Metal support interaction governs the dry reforming activity in a modified sol-gel prepared CeO2 supported high entropy CoCuFeMnNi catalyst

17 August 2023, Version 1
This content is a preprint and has not undergone peer review at the time of posting.


This study demonstrates two key concepts in the area of heterogeneous catalytic chemistry. One is the preparation of a high entropy alloy supported system/catalyst where unlike the conventional sol-gel process one of the components (metal) is already in a final form of metallic nanoparticle and the other component (oxide) needs to be prepared from its precursor. Second key concept is the demonstration of metal support interaction (MSI) in high entropy alloys (HEA) catalysis. CoCuFeMnNi, which is a FCC structured HEA alloy becomes an active dry reforming catalyst only when it is supported over CeO2 oxide, a clear demonstration of metal support interaction. Importantly, the CoCuFeMnNi supported CeO2 catalyst (CoCuFeMnNi/CeO2) displays noteworthy features of substitutional effects where XPS is unable to identify the surface concentration of majority of the HEA entities. This is further corroborated by TEM where substantial demonstrations of HEA substitution in CeO2 is visibly clear. It is envisaged that this substitutional effect is the one which causes the lattice oxygen activation, an important active species during dry reforming reaction. Transient studies are carried out to understand the surface chemistry of the interaction of methane and CO2 and this study establishes that CoCuFeMnNi/CeO2 ¬follows the conventional DRM mechanism where methane decomposes first to give hydrogen and carbon and CO2 reacts with the deposited carbon to give CO. Overall, CoCuFeMnNi/CeO2 ¬ represents good activity and reasonable stability, much higher than that of CeO2 or CoCuFeMnNi alone. This study can be taken as a proof of concept to demonstrate that MSI can be generated in the HEA catalysts and the preparation methodology adopted in this study is a handy tool to achieve this.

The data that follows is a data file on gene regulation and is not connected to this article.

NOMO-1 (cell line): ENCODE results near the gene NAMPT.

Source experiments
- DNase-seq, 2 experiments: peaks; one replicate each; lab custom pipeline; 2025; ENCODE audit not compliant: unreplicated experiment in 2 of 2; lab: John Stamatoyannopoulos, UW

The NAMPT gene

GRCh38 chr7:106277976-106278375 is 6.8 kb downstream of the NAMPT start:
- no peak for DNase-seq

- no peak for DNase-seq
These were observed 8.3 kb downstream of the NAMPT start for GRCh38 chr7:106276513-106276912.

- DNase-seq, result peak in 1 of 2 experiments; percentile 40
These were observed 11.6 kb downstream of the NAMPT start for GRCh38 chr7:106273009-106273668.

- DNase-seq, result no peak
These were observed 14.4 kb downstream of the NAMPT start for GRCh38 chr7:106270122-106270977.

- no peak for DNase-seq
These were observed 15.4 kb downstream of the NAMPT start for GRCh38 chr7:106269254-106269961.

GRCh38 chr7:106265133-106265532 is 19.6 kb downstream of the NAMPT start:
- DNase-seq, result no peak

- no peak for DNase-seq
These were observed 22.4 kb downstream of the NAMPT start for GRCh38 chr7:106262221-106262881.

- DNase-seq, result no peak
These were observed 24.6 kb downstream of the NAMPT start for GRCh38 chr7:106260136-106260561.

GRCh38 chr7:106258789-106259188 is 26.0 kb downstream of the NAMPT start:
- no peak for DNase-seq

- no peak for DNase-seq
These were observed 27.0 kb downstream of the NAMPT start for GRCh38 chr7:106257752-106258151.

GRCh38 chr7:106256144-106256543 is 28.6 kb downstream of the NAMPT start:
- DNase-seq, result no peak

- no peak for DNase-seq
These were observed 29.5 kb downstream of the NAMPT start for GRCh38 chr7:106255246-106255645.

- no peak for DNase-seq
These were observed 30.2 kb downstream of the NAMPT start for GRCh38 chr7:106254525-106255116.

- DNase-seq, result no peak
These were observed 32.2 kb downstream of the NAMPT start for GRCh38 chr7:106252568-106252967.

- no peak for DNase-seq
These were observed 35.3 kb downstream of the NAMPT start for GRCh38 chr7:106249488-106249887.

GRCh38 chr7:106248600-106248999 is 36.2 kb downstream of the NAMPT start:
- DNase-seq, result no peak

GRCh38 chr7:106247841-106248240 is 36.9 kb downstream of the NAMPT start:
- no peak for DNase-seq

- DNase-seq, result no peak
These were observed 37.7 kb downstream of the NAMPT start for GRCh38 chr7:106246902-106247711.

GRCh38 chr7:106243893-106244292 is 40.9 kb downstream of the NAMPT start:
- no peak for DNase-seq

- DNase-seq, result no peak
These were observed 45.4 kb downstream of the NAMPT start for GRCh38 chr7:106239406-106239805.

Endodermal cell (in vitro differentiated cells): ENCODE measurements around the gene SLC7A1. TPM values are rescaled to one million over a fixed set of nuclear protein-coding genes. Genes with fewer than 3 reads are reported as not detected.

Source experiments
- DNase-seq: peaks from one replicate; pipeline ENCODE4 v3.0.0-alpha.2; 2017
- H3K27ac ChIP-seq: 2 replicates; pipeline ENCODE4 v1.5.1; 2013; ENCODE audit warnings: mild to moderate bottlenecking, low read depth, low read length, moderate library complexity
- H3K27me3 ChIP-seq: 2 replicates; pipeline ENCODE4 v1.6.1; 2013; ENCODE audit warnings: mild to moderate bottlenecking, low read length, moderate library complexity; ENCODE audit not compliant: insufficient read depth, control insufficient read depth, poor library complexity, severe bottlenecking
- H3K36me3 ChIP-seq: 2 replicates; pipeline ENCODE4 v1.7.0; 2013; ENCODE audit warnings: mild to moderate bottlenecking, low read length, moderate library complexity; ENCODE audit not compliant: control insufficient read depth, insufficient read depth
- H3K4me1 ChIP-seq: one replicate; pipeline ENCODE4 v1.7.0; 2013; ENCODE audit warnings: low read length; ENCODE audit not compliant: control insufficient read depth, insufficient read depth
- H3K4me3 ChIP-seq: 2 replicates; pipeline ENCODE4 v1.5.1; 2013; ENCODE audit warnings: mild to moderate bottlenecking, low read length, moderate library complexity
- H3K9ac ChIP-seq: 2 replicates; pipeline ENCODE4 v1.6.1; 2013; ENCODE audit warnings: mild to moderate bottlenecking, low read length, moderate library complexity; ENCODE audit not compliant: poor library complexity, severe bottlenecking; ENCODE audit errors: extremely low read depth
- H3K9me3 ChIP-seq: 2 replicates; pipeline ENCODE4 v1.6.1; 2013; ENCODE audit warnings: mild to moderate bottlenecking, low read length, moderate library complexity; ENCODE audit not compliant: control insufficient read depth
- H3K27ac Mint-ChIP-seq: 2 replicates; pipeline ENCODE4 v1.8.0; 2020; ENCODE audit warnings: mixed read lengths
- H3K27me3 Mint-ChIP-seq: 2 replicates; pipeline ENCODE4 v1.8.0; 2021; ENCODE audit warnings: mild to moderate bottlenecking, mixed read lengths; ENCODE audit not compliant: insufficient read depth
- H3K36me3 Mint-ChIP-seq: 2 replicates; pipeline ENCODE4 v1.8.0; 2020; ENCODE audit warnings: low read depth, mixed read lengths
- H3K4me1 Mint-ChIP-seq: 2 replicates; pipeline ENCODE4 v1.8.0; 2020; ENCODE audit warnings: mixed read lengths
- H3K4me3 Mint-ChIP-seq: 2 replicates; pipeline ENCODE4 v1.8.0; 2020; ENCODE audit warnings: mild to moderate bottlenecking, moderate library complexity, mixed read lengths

Heterogeneous Catalysis
Metal support interaction


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